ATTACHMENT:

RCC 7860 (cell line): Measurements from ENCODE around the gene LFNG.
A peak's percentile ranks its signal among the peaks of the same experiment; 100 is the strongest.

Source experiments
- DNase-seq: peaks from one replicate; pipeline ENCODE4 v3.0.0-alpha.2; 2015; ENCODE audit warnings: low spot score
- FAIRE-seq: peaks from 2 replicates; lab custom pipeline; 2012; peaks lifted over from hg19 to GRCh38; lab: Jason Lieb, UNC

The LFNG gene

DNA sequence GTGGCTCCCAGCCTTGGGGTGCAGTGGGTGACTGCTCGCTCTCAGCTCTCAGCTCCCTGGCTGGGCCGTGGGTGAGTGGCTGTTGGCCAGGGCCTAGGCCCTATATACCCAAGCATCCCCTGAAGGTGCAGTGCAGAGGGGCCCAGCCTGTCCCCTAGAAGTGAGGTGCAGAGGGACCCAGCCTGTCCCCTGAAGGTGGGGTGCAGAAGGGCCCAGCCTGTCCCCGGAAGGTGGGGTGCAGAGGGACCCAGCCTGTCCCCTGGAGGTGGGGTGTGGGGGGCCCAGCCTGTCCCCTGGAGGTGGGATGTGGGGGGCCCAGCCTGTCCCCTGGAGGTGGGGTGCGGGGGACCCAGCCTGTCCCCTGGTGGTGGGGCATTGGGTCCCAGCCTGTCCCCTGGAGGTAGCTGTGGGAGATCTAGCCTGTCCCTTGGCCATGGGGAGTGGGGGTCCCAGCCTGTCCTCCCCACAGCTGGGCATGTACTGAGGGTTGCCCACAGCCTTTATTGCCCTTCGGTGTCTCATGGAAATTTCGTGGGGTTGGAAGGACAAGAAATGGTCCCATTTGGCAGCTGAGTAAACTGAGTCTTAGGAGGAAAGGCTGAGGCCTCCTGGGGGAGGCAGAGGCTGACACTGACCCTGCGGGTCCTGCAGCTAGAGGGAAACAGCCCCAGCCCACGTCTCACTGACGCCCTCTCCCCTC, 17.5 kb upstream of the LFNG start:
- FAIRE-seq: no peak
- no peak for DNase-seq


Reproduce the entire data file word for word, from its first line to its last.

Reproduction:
RCC 7860 (cell line): Measurements from ENCODE around the gene LFNG.
A peak's percentile ranks its signal among the peaks of the same experiment; 100 is the strongest.

Source experiments
- DNase-seq: peaks from one replicate; pipeline ENCODE4 v3.0.0-alpha.2; 2015; ENCODE audit warnings: low spot score
- FAIRE-seq: peaks from 2 replicates; lab custom pipeline; 2012; peaks lifted over from hg19 to GRCh38; lab: Jason Lieb, UNC

The LFNG gene

DNA sequence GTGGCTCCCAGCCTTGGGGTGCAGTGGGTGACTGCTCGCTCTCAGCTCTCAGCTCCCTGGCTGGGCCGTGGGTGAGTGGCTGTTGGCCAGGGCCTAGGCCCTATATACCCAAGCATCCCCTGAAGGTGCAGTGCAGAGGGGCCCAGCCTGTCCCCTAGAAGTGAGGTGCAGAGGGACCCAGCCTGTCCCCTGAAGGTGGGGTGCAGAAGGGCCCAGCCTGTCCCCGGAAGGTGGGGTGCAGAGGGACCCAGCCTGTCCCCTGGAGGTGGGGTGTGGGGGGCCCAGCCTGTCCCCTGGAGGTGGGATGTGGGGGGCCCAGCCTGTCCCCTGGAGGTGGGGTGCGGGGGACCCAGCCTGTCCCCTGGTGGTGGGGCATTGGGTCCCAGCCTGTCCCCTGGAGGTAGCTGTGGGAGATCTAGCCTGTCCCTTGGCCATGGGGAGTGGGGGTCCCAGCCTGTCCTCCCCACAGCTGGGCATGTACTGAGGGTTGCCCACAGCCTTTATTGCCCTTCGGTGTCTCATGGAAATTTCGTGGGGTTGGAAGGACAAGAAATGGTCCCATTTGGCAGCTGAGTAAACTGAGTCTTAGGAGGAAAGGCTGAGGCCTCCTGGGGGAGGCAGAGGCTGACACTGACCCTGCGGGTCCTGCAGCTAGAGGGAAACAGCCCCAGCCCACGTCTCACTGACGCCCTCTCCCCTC, 17.5 kb upstream of the LFNG start:
- FAIRE-seq: no peak
- no peak for DNase-seq